Mother of the Believers
At last—I can suggest a page-turner to the reader who wants to catch the sense of early seventh century Arabia and experience the colorful, brilliant, contradictory woman who was Aisha. Perhaps Pasha goes a bit overboard in describing her as a beautiful white-skinned redhead based on the nickname “Little Reddish One” given by her husband, Muhammad, but that’s poetic license. He has brought sensitivity and respect to the characters and followed the general story line known to Arabic readers.
The best way to comment on this book would be to draw a comparison to The Queen, the Helen Mirren film released in 2006. We believe Helen Mirren as the persona of Queen Elizabeth; similarly, we are taken with Aisha. Both are fictions that lead us deeply into the lives of these women.
Aisha’s connection with the great villainess, Hind—wife of Abu Sufyan—is fiction, but makes for a spicy tale. On the other hand, the relationship between Aisha and an important wife, Zaynab bint Jahsh, reads true, and is portrayed with skillful insight. We are told that fourteen-year-old Aisha is accused of plotting a rendezvous with a young man; the older wife stands up for her.
Zaynab had never liked me, that was true, and my hold on Muhammad’s heart would always be a source of jealousy for her. But in her heart she knew I was innocent of the slander... I was not guilty of adultery. Idiocy, yes. Immaturity, yes. But she knew I would not, could not be unfaithful to Muhammad any more than the moon could refuse to follow the sun.1
Aisha's role in the Battle of the Camel has been argued and discussed by historians for centuries. Pasha covers most of the prevailing views, and I’m thankful that he depicts how, with her help, enemy factions agree to combine forces and bring the actual killers of the murdered caliph, Uthman, to justice. Tragically, before dawn, an attack occurs in the soldiers’ camp and war breaks out—with no one able to stop it.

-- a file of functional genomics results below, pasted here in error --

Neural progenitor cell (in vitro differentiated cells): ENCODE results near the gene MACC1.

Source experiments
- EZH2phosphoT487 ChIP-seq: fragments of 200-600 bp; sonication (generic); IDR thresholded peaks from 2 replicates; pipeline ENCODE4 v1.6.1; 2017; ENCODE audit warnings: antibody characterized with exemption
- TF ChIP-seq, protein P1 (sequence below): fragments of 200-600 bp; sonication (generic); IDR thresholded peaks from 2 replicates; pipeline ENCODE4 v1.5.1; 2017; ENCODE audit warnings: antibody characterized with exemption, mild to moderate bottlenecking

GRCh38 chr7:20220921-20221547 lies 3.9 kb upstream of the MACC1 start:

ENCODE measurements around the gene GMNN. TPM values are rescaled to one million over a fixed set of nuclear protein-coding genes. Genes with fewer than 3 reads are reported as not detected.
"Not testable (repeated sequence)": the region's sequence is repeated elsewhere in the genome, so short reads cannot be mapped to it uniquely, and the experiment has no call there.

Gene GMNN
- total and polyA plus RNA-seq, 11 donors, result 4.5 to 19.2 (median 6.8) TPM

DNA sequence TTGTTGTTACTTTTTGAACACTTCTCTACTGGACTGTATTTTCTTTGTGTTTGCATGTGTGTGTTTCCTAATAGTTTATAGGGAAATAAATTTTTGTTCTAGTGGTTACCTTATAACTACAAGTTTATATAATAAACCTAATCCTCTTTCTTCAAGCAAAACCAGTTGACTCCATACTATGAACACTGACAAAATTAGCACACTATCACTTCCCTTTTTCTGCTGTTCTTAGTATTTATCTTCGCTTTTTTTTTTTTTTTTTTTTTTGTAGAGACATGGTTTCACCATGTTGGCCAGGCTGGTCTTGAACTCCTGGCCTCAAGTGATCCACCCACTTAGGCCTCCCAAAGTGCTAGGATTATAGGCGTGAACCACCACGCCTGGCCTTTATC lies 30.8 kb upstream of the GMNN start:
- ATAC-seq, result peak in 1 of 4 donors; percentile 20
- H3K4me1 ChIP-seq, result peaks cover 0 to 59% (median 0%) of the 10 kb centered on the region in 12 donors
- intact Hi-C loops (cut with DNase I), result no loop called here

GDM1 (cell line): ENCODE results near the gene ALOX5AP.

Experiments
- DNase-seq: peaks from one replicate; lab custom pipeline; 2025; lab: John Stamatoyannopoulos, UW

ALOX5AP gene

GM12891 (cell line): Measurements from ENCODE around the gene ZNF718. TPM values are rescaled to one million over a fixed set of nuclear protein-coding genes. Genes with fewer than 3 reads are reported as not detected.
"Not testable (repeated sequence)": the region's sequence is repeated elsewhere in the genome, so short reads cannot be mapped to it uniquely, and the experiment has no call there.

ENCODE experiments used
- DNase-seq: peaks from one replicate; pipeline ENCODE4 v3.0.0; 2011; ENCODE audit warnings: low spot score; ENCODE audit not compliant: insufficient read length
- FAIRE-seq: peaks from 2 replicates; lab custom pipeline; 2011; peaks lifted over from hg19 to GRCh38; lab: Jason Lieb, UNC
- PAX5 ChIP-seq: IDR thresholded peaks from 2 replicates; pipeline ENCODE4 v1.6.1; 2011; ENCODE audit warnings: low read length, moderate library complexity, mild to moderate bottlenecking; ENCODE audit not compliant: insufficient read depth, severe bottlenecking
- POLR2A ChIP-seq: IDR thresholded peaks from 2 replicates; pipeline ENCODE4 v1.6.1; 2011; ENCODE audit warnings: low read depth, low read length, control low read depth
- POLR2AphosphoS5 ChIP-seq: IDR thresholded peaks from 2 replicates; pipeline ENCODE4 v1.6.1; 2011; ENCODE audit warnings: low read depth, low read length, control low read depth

In several places Pasha bends history a bit too much for me. At Hudaybiyya, where the first peace treaty is forged, the pledge of Bayat al-Ridwan, (the sacred taking-hand-with-Muhammad of the thousand men) is followed by the descent of the Sakina—the spirit of peace and tranquility, a transcendent moment. This mystical event is described by the author as a pledge to avenge Uthman if the Meccans kill him during negotiations. Pasha writes that Aisha witnesses the scene—but she was absent in the oral accounts of Hadith. The wife at this event was actually Umm Salama, who advised Muhammad. One thousand men refused to obey him after their bayat pledge, and Umm Salama saved the day—a well-known moment in this history.
Pasha places Aisha in Mecca for the Breaking of the Idols—instead of having Umm Salama tell her about it—and even has her follow Muhammad on her camel and enter the sacred Ka’ba shrine with him. Not so. Also, tradition recounts that Muhammad broke the statues in the courtyard in front of all, not just his wives, daughter Fatima and her family. Pasha writes that Ali cuts down the idols, while the Hadith does not mention Ali doing this.
My favorite parts were those moments where Pasha’s film-like vision takes us along the path described in historical records. I love the scene at the cave where Muhammad and Abu Bakr hide from their assassins. It begins with their seeming last moments before detection. Abu Bakr can see the pursuers—“They have found us! We are lost!”—and then Khalid (the enemy) says, “No one has been in here for months, if ever.” When Abu Bakr goes to the front of the cave to discover why the search party gave up, “...his mouth fell open.” Finally, Abu Bakr’s daughters, Asma, and her sister, little Aisha (who knew where they were hiding and brought food and water) arrive at the cave hours later—“The entrance was covered with a heavy spider web, and a small nest stood at its base. Two rock doves awakened at the sound of our approach and flew off in terror.” Abu Bakr extends a hand and the girls scream in surprise and terror. The scene comes alive and lifts off, taking us beyond the stiffly translated Hadith.
The night Fatima dies, Aisha is visited by her in a vision.
Gone were the plain, harsh features, the long face that was always drawn in sadness. In its place was the face of a new Fatima, a woman of such intense beauty and perfection that she no longer looked human... The only thing about her that was unchanged were her eyes, the same black eyes that belonged to her father...2
With this kind of imagined moment, Pasha is drawing together the torn strands of Sunni (Aisha) and Shia (Fatima). He goes on to have Fatima tell Aisha that she forgives Abu Bakr, Aisha’s father, interweaving the factions of the family through his gentle telling. This is the deeper gift of this book, which, insh’Allah, will build further bridges between East and West, Muslims and non-Muslims.
Books on Aisha: the “classic” in English is Nabia Abbott’s Aisha, the Beloved of Muhammad; good also is Karen Armstrong’s Muhammad, A Prophet for Our Time; and a more scholarly treatment is Politics, Gender and the Islamic Past: the Legacy of Aisha Bint Abi Bakr, by D.A. Spellberg. I do not recommend Jewel of Medina by Sherrie Jones.